David Harbour Pens Powerful Thread About Blaming Mass Shootings On Mental Illness

Stranger Things star David Harbour has fighting words for anyone attempting to conflate gun violence with mental illness.

In a Twitter thread, Harbour responds to the stigmatizing rhetoric about mental illness that seems to crop up after every mass shooting in recent American history.

“The ‘mentally ill’ (this arbitrary societally agreed upon cattle brand to differentiate ‘us’ from ‘them’ re: pain) are overwhelmingly SUBJECT to violence, not perpetrators. I am a card carrying  member and those I’ve met in asylums are some of the kindest, lost people I’ve known,” Harbour writes.

“I tire of this archaic branding of a subset of the species altogether (who does not suffer), but certainly in times of cultural strife to focus rage, hatred and deep uncertainty on a weak, already ashamed and outcast group seems, at best cowardly, and at worst calculated evil.”

In the aftermath of the Dayton and El Paso mass shootings, President Trump and a swath of Republicans have turned to a reliable scapegoat in order to distract citizens from focusing on the issue of gun control: the mentally ill. In fact, it’s gotten so prevalent that whenever I hear the term “mental illness” after a mass shooting, I just read it as code for “blame anything but easy gun access.”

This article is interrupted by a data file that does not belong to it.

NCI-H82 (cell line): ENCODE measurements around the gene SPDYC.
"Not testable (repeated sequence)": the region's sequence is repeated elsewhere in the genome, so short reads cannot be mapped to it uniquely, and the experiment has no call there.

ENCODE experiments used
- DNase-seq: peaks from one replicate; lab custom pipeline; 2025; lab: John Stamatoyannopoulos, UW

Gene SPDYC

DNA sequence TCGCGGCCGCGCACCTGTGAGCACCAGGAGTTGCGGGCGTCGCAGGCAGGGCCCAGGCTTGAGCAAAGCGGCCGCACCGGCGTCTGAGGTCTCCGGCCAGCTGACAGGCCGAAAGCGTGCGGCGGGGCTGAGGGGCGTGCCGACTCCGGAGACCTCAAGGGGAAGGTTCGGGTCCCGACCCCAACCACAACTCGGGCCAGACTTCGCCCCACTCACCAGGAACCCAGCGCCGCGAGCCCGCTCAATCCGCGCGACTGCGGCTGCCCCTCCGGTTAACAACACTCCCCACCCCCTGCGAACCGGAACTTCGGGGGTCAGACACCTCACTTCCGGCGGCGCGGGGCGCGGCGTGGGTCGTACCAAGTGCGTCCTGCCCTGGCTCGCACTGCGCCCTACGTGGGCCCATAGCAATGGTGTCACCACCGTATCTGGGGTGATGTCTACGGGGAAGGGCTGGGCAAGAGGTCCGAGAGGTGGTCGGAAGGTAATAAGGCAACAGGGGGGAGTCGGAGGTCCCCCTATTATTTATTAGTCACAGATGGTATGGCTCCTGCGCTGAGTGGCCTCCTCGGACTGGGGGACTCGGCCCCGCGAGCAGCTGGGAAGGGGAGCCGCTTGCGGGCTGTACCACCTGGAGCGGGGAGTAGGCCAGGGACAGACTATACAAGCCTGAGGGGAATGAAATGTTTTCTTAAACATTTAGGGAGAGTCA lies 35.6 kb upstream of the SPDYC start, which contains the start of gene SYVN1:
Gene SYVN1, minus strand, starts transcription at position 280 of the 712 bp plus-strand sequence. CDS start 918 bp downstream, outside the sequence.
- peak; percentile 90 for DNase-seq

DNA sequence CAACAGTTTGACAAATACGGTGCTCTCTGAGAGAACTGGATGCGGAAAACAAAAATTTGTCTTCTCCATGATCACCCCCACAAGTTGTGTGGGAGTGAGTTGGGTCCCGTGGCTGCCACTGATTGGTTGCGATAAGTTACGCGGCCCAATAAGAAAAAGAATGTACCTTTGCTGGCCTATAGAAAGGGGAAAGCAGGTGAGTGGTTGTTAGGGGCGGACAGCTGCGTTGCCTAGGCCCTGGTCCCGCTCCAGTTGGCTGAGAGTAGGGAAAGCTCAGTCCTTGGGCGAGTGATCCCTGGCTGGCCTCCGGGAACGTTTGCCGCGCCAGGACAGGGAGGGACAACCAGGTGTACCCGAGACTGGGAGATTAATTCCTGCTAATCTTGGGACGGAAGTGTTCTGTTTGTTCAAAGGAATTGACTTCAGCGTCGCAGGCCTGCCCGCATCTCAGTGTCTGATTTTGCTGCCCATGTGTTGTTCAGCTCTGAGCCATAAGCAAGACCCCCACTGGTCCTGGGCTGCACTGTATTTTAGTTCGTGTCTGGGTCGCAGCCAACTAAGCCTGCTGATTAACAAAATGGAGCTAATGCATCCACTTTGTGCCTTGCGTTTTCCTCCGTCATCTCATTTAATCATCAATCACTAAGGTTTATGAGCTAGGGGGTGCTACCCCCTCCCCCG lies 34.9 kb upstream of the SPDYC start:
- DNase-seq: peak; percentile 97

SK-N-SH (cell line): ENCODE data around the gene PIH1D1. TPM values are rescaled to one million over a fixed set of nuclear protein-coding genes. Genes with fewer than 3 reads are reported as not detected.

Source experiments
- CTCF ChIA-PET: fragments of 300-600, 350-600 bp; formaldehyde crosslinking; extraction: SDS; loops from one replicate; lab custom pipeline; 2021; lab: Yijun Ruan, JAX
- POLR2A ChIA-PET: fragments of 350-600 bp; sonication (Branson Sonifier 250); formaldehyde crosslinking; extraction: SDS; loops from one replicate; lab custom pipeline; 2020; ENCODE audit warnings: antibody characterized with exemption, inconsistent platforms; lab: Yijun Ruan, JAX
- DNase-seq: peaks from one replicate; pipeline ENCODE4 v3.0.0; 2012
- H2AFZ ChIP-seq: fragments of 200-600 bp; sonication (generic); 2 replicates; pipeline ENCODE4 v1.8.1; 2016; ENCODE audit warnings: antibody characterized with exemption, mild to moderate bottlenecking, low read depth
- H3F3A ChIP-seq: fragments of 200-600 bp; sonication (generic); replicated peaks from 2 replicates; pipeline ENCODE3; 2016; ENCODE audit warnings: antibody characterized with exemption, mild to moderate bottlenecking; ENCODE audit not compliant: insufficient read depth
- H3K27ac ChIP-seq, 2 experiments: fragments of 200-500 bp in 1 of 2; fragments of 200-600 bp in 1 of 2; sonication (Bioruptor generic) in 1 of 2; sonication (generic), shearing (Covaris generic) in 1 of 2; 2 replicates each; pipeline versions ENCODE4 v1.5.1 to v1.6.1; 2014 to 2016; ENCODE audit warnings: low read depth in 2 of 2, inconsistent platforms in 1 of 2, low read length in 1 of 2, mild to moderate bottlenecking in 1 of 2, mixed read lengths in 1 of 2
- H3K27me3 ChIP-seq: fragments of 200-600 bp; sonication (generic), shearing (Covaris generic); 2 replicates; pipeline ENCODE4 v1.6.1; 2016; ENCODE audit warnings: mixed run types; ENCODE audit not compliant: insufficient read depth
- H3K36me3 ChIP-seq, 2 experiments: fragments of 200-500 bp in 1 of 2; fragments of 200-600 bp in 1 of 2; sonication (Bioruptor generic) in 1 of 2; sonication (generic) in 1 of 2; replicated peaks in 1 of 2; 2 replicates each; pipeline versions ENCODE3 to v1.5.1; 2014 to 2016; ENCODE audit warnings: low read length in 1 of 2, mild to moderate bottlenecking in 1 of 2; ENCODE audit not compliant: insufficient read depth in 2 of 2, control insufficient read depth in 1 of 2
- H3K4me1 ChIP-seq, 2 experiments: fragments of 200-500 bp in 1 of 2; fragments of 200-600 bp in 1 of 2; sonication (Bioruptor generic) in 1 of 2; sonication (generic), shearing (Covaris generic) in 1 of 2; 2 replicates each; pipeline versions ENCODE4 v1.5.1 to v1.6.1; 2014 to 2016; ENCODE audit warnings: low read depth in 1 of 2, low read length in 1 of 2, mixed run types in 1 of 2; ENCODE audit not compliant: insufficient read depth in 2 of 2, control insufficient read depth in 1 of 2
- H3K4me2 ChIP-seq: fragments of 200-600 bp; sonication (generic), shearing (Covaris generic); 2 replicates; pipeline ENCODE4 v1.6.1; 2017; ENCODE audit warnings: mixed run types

Harbour has been open about his mental health struggles in the past. In 2018, he appeared on Marc Maron’s podcast, WTF, and shared his experiences with substance abuse, sobriety, and bipolar disorder.

“I was sober for like a year and a half, and I was 25, and I actually did have a manic episode, and I was diagnosed as bipolar,” Harbour recounted.

“I really had, like, a bit of a break where I thought I was in connection to some sort of god that I wasn’t really in connection to…it was like I had all the answers, suddenly.”

Harbour was hospitalized for his disorder and explained how the experience opened up his eyes to the reality of mental illness:

“You have a romantic idea of it, like you’re a genius, and then it just winds up being sad and smells like sh—t.”

Social media users praised Harbour’s tweets and his continued openness with his mental health struggles.

Along with Harbour’s tweet, the hashtag #IAmNotDangerous has also been trending on Twitter, encouraging users to share their own mental health journeys and proclaim their humanity in the hostile climate of mental illness shaming.

Keep on, warriors!

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